The “Tango for all” project team has established the following objectives:
Today’s European youth is not as active as previous generations. Children are less physically active at age fifteen than they were at age eleven, and childhood obesity is on the rise.
Schools offer some of the best opportunities for children to engage in regular physical activity, particularly for those who come from families that lack the means to access such opportunities elsewhere. Early education is a good starting point for children to begin developing positive habits that they can carry on into adulthood.
The vast majority of jobs in the EU have a low overall energy demand. In a typical working day, we spend between five and six hours sitting at our desks
The workplace is an ideal setting in which to reach a large portion of the population and encourage them to challenge sedentary lifestyles. Healthly employees save employers’ money because employees that are more physically active tend to be more productive and to take fewer sick days.
Employers can play an important role in empowering employees to be active by providing opportunities through initiatives like wellbeing programmes.
There are ample opportunities in urban and rural areas to active outdoors that many Europeans are unaware of or unable to access.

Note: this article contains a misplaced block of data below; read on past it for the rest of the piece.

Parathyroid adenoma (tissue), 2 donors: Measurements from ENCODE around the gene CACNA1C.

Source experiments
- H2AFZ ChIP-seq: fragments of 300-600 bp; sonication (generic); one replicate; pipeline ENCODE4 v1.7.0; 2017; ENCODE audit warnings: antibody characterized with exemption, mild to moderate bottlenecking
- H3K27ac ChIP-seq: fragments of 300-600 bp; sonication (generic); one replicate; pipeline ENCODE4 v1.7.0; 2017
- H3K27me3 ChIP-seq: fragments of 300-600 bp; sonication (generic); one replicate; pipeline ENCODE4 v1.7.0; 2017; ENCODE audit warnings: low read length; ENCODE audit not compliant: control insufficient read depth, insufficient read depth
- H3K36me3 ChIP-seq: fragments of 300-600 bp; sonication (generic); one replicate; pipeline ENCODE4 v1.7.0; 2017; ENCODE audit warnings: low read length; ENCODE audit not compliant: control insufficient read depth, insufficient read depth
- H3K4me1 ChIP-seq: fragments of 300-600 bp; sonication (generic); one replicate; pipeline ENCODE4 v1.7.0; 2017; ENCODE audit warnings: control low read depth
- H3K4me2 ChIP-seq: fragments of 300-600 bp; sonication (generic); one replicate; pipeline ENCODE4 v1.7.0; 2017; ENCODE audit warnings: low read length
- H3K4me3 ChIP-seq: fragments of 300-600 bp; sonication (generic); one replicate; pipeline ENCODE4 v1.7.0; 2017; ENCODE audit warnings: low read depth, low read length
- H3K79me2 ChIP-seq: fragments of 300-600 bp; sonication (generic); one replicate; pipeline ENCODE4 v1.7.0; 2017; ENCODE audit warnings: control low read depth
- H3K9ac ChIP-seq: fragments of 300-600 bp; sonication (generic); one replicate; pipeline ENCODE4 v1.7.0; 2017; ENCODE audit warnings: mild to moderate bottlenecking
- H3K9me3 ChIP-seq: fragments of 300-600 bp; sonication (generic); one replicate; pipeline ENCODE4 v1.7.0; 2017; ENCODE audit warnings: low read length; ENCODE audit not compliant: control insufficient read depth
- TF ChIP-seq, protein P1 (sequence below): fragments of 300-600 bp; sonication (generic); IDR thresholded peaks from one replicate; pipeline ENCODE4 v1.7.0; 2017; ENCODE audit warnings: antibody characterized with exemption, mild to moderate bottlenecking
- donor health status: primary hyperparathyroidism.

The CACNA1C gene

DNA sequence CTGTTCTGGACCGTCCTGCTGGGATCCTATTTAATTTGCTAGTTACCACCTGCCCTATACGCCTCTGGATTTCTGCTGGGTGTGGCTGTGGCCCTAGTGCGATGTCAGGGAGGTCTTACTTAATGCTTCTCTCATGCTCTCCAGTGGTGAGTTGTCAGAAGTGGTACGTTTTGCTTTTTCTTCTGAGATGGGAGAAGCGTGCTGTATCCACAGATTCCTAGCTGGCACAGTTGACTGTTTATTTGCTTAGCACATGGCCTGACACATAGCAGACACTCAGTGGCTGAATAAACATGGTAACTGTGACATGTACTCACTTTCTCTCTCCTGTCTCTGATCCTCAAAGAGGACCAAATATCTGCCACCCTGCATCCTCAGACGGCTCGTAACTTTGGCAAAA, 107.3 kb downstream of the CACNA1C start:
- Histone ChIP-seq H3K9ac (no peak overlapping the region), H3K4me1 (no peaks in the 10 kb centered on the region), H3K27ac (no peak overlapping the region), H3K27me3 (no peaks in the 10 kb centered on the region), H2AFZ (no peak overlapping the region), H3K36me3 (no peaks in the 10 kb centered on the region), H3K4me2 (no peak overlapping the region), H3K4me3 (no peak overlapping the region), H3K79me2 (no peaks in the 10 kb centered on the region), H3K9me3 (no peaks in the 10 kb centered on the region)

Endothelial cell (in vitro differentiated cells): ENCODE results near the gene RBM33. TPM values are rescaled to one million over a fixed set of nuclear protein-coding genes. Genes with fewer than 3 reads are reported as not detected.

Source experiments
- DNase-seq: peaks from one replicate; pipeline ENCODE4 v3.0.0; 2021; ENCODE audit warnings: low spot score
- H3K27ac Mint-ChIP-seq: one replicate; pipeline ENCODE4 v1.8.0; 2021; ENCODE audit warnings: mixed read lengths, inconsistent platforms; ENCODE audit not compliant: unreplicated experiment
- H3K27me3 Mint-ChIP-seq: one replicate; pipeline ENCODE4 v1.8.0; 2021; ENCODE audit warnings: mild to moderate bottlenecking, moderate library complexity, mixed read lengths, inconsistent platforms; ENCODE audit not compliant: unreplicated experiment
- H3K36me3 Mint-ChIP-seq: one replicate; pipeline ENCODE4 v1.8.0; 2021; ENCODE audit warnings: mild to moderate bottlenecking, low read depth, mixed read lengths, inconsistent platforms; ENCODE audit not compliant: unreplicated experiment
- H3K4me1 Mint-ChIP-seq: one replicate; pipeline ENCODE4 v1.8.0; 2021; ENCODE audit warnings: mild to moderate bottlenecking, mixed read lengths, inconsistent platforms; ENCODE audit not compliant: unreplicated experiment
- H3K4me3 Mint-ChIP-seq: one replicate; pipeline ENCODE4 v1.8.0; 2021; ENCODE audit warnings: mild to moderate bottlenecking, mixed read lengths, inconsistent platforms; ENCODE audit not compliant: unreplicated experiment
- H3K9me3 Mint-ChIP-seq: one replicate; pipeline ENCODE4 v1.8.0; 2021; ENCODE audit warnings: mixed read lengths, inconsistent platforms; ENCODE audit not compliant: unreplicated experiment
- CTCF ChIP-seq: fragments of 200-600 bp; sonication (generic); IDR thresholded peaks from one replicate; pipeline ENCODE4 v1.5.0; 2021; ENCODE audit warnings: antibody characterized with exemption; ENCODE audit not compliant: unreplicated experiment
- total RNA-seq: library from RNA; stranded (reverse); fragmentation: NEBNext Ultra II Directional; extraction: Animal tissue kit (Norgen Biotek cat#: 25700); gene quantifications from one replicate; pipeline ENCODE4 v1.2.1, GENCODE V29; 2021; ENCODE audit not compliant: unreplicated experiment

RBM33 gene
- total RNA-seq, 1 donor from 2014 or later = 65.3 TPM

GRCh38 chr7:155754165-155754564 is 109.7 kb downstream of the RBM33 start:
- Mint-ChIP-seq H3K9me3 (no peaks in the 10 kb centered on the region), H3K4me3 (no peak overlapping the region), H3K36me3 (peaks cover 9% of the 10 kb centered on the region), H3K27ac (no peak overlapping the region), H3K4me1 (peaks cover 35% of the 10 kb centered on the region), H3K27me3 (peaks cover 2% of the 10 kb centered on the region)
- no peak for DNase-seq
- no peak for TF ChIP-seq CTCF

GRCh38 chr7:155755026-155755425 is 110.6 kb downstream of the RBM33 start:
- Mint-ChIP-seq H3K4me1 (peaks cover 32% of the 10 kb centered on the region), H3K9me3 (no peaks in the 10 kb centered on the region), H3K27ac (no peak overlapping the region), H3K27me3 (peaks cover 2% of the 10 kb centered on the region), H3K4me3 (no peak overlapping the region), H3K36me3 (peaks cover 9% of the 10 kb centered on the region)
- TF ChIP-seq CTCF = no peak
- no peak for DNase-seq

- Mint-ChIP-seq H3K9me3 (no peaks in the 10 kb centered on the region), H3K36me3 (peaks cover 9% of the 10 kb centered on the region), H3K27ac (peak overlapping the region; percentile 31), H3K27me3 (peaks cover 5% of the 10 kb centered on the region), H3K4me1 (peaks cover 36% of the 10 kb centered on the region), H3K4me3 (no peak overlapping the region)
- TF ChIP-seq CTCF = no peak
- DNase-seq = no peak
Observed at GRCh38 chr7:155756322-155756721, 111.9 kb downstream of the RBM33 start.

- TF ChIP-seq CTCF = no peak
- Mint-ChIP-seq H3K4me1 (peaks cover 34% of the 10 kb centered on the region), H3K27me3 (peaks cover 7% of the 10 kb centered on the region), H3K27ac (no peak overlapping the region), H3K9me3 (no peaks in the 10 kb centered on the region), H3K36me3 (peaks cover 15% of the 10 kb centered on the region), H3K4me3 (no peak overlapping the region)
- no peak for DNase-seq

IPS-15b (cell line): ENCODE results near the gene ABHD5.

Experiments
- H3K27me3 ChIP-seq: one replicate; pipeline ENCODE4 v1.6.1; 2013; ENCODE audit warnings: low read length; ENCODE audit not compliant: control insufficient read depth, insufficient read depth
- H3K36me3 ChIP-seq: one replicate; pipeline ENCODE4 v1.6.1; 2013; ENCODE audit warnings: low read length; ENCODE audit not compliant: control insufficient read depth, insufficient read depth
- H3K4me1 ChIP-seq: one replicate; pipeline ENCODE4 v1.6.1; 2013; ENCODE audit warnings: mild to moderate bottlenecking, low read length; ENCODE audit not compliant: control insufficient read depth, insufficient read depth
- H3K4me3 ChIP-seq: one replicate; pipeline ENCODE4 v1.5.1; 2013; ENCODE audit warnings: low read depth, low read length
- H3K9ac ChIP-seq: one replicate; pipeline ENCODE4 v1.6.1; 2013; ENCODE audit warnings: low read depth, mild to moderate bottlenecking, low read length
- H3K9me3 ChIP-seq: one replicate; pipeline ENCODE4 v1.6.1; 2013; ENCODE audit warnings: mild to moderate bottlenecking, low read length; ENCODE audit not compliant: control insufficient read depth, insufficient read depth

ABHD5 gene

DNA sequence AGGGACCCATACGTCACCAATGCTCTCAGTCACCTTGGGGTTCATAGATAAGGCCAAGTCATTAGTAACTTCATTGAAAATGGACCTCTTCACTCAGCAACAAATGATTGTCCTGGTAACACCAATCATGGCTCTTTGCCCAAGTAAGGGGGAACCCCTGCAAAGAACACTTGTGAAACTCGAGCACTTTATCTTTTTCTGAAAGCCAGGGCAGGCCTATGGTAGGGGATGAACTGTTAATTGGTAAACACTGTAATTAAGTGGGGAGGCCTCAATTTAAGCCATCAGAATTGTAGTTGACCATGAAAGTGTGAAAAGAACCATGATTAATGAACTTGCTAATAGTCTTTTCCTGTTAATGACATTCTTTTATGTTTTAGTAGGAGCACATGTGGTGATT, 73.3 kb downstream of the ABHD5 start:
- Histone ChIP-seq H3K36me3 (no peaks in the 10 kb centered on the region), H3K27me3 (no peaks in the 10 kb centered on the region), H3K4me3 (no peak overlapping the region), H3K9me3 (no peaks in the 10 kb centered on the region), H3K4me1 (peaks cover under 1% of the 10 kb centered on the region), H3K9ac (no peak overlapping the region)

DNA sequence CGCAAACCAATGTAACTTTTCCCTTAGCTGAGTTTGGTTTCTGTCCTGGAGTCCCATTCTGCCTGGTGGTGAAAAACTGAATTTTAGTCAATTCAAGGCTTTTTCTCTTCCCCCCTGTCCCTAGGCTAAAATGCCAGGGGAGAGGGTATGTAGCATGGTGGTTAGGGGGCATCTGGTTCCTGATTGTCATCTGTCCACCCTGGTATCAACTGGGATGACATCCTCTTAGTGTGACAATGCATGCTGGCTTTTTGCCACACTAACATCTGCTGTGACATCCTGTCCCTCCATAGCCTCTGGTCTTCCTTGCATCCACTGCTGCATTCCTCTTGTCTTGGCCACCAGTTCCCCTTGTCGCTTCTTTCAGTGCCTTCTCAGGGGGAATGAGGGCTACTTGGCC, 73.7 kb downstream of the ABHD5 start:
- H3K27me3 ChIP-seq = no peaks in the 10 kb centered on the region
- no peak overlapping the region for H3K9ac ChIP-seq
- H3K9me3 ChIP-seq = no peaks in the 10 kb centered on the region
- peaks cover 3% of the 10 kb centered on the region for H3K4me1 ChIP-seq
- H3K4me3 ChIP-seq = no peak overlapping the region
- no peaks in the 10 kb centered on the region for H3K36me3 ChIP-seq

The urban environment offers many opportunities for sport and physical activitysuch as safe open spaces, bike lanes, walking paths and running tracks, parks or playgrounds. Rural areas, and the great outdoors, provide attractive, accessible and free spaces in which to get moving. Walking, jogging, hiking, swimming are just a few possibilities.
Efforts made by local authorities and urban planners to improve access to, and the quality of, outdoor spaces can encourage more people to take advantage of what is available close to home to be more physically active.
Sport clubs and fitness centres play an important role in encouraging physical activity by offering equipment and classes in safe, fun and engaging settings.
Sport clubs have a broader societal role to play. They support social inclusion and more cohesive communities by enabling people of all ages, cultures and backgrounds to get together and have fun. They give young people a chance to gain skills and competences outside of formal education.
Collaboration with schools, workplaces and local authorities can enable sport clubs and fitness centres to reach a wider and more diverse audience. Such an approach helps people squeeze in more opportunities to be active in their daily life and contributes to building healthier communities.